Well, it seems I’m not alone in my endless fascination with denim, and the industry is certainly providing plenty of material (forgive) to work with. And I’m not the only one. Today, one half of a seemingly life-sized denim-dressed backside, is gracing the front of The New York Times’ style section.
The story touches on the often arbitrary nature of pricing jeans, which sounds like it has more to do with what the market will bear than with the actual cost of production. Maybe that’s why I’m wearing leggings today, rather than my J Brand jeans (pictured above) which The New York Tailor Shop is patching up for me–yet again.
Jesus, who works at the Tailor Shop, along with his brother and his dad, said they get jeans with holes at the nexus (read: crotch), like mine everyday.
I loved J Brands when they emerged–they filled a hole (again, forgive) in the market for a clean, dark, straight jean with a bit of stretch. I bought one pair, and then a second. They became my everyday jeans. When I wore them to work my first week for Rogan, another denim designer, he gave me a once over and called me a “sucker.” At the time I thought he was bruised that I wasn’t wearing his jeans (flattered that he cared), but I’m beginning to wonder if he was right.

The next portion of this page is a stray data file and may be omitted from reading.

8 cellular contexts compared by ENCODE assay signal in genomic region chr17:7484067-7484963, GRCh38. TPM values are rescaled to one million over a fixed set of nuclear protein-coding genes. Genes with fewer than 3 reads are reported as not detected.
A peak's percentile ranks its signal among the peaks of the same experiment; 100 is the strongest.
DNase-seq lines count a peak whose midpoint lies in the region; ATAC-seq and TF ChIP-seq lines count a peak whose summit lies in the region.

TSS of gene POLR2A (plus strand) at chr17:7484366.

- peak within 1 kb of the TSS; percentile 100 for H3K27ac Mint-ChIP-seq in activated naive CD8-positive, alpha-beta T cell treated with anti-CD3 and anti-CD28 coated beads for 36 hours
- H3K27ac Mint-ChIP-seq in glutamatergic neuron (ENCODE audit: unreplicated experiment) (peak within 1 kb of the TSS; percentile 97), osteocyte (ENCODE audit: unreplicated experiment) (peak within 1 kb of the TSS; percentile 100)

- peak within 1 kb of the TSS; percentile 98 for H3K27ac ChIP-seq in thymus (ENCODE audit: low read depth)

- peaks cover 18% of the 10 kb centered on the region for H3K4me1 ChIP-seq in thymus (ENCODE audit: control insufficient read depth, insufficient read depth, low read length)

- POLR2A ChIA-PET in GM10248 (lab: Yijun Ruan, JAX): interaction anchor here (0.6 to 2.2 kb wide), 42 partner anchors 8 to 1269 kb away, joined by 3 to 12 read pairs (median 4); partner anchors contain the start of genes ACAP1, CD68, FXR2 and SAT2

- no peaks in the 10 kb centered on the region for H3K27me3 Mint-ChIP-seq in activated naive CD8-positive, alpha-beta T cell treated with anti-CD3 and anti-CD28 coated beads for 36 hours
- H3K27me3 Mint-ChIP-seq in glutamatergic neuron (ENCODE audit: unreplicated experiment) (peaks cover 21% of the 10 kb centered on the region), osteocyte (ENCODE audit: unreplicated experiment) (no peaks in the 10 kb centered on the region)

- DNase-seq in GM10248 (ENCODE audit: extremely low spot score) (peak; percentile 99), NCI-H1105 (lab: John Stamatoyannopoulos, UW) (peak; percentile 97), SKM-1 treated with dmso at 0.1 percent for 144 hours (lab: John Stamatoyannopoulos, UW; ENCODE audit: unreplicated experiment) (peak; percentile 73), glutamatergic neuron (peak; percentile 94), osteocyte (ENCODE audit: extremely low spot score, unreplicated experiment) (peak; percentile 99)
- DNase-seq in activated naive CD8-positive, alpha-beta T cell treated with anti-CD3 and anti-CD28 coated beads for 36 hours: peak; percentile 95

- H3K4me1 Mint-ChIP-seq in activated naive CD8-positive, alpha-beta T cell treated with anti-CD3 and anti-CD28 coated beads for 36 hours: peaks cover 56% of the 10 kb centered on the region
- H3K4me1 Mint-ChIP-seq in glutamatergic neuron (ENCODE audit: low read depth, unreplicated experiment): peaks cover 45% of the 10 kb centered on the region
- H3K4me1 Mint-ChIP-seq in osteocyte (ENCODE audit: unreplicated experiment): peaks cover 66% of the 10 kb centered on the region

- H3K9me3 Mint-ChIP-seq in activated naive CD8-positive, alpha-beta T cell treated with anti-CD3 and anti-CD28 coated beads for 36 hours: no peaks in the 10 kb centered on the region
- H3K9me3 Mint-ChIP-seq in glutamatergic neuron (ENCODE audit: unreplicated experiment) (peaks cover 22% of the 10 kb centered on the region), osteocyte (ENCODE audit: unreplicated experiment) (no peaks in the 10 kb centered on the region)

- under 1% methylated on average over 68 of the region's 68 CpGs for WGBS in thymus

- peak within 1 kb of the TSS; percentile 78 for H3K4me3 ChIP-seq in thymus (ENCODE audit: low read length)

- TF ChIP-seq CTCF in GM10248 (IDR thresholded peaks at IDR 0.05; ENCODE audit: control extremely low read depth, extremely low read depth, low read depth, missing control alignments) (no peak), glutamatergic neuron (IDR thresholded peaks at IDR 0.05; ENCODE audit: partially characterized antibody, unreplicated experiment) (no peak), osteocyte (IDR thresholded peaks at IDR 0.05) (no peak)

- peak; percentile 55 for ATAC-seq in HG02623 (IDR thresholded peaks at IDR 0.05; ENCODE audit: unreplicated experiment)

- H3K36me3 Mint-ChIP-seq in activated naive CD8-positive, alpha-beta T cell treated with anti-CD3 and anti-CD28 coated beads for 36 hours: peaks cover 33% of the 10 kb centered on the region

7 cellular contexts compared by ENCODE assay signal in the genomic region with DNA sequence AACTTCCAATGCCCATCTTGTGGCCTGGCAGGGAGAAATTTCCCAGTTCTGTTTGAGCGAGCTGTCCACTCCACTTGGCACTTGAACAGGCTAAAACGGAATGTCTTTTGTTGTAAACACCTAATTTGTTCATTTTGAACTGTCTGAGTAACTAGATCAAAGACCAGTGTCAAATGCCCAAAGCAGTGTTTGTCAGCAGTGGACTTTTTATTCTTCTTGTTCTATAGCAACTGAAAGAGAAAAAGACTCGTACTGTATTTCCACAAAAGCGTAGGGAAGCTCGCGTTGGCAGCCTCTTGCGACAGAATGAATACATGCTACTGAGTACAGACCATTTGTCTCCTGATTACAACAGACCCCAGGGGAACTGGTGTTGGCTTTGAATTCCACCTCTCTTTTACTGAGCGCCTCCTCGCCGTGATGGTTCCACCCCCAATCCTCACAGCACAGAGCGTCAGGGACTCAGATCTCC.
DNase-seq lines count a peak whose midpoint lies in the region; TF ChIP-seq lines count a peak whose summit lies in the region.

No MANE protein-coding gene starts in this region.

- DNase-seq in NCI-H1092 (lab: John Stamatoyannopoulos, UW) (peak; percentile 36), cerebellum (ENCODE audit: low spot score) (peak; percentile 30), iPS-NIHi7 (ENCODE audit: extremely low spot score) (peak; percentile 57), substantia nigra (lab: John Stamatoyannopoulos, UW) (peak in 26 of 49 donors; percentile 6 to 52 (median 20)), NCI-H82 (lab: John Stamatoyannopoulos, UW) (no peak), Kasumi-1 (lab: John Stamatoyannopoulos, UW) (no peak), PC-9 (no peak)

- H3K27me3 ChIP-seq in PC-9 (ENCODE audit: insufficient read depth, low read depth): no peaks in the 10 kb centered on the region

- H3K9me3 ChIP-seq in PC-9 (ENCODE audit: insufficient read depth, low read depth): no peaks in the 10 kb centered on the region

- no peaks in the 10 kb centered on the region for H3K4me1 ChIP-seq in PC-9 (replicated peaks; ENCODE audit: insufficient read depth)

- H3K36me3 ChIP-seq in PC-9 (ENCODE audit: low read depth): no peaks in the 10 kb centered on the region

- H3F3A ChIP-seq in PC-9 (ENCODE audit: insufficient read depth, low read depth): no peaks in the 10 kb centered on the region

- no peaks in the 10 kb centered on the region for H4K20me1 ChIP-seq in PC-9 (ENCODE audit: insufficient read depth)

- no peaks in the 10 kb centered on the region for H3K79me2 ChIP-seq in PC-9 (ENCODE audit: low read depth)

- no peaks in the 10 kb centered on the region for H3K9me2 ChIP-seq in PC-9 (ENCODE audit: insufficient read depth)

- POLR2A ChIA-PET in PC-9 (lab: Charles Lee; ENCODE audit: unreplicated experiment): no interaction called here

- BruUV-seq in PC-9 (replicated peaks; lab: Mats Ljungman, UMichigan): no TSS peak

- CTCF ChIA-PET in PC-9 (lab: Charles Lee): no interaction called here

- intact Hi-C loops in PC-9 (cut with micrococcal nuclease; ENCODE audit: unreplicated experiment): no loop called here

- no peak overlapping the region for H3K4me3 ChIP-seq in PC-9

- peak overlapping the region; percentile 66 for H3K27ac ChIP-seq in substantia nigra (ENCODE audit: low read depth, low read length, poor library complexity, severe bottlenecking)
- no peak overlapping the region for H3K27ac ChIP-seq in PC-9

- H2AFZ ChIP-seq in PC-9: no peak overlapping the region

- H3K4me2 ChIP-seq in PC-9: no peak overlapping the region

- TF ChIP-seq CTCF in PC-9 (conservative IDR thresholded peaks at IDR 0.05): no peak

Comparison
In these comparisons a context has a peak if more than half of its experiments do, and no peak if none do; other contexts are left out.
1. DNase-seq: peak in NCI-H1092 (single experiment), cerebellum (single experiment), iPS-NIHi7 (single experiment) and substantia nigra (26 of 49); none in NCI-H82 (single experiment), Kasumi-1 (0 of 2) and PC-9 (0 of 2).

When I asked one of the guys working the floor at Barney’s Co-op whether he got a lot of returns on J Brands for these holes at the crotch, he said “tons,” but he thinks they’re getting better. I actually fear they’ve gotten worse. The pair pictured above is my second one, and it’s getting a little overwhelming in the patch department. They’re starting to look like padded bike shorts. Not sexy. (For $158, they can’t last a year?)
It’s funny, in that New York Times story today, Jeff Rudes, a J Brand founder, says that $200 jeans were “just a fad,” and goes on to say that “the floors at most of the major stores were so overassorted that they almost looked like Loehmann’s.” Yet, on J Brand’s website, there are no less than 178 permutations to choose from–some of which appear dark, clean, sexy, and straight, just the way I like them. (Yes, we’re still talking about jeans.)
If I had any indication the price tag had some bearing on quality and durability, I just might consider purchasing a pair. But between my hole-patching fund and that story in The Times I may have to continue the hunt–just so I don’t feel like a sucker.